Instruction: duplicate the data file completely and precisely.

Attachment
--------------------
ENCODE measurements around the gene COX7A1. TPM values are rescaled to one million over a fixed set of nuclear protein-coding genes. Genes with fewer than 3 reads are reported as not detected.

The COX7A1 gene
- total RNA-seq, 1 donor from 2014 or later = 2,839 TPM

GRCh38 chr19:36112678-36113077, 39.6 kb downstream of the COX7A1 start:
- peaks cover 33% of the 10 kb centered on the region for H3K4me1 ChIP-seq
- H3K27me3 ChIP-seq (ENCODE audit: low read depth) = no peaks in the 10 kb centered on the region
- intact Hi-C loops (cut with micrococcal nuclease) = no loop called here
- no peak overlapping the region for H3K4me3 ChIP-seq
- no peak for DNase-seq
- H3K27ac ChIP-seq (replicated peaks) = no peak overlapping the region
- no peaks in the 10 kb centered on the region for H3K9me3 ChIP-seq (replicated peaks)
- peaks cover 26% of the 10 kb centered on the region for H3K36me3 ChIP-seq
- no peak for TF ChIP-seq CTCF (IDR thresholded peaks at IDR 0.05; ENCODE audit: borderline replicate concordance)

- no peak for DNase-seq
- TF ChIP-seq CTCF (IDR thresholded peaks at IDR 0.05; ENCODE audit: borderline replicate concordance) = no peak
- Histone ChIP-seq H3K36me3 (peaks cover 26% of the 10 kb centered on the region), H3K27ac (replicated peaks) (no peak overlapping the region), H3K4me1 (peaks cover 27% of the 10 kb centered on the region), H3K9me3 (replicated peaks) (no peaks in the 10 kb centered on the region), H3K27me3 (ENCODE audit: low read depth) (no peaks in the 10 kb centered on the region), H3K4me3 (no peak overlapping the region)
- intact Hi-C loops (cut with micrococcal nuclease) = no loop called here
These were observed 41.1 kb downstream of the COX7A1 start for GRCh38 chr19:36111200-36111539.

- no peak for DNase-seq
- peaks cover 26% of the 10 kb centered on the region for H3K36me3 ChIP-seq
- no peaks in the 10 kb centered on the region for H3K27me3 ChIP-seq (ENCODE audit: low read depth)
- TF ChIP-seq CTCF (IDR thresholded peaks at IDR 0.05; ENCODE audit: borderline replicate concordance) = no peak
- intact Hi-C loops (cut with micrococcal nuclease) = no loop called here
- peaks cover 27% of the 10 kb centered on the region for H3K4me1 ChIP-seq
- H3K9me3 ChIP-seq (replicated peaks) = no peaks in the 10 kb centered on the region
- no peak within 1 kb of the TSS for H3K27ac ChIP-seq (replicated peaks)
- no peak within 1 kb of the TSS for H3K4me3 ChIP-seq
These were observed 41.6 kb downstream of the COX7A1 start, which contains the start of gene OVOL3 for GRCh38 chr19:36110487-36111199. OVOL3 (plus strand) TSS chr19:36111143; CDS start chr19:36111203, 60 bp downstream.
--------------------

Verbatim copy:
ENCODE measurements around the gene COX7A1. TPM values are rescaled to one million over a fixed set of nuclear protein-coding genes. Genes with fewer than 3 reads are reported as not detected.

The COX7A1 gene
- total RNA-seq, 1 donor from 2014 or later = 2,839 TPM

GRCh38 chr19:36112678-36113077, 39.6 kb downstream of the COX7A1 start:
- peaks cover 33% of the 10 kb centered on the region for H3K4me1 ChIP-seq
- H3K27me3 ChIP-seq (ENCODE audit: low read depth) = no peaks in the 10 kb centered on the region
- intact Hi-C loops (cut with micrococcal nuclease) = no loop called here
- no peak overlapping the region for H3K4me3 ChIP-seq
- no peak for DNase-seq
- H3K27ac ChIP-seq (replicated peaks) = no peak overlapping the region
- no peaks in the 10 kb centered on the region for H3K9me3 ChIP-seq (replicated peaks)
- peaks cover 26% of the 10 kb centered on the region for H3K36me3 ChIP-seq
- no peak for TF ChIP-seq CTCF (IDR thresholded peaks at IDR 0.05; ENCODE audit: borderline replicate concordance)

- no peak for DNase-seq
- TF ChIP-seq CTCF (IDR thresholded peaks at IDR 0.05; ENCODE audit: borderline replicate concordance) = no peak
- Histone ChIP-seq H3K36me3 (peaks cover 26% of the 10 kb centered on the region), H3K27ac (replicated peaks) (no peak overlapping the region), H3K4me1 (peaks cover 27% of the 10 kb centered on the region), H3K9me3 (replicated peaks) (no peaks in the 10 kb centered on the region), H3K27me3 (ENCODE audit: low read depth) (no peaks in the 10 kb centered on the region), H3K4me3 (no peak overlapping the region)
- intact Hi-C loops (cut with micrococcal nuclease) = no loop called here
These were observed 41.1 kb downstream of the COX7A1 start for GRCh38 chr19:36111200-36111539.

- no peak for DNase-seq
- peaks cover 26% of the 10 kb centered on the region for H3K36me3 ChIP-seq
- no peaks in the 10 kb centered on the region for H3K27me3 ChIP-seq (ENCODE audit: low read depth)
- TF ChIP-seq CTCF (IDR thresholded peaks at IDR 0.05; ENCODE audit: borderline replicate concordance) = no peak
- intact Hi-C loops (cut with micrococcal nuclease) = no loop called here
- peaks cover 27% of the 10 kb centered on the region for H3K4me1 ChIP-seq
- H3K9me3 ChIP-seq (replicated peaks) = no peaks in the 10 kb centered on the region
- no peak within 1 kb of the TSS for H3K27ac ChIP-seq (replicated peaks)
- no peak within 1 kb of the TSS for H3K4me3 ChIP-seq
These were observed 41.6 kb downstream of the COX7A1 start, which contains the start of gene OVOL3 for GRCh38 chr19:36110487-36111199. OVOL3 (plus strand) TSS chr19:36111143; CDS start chr19:36111203, 60 bp downstream.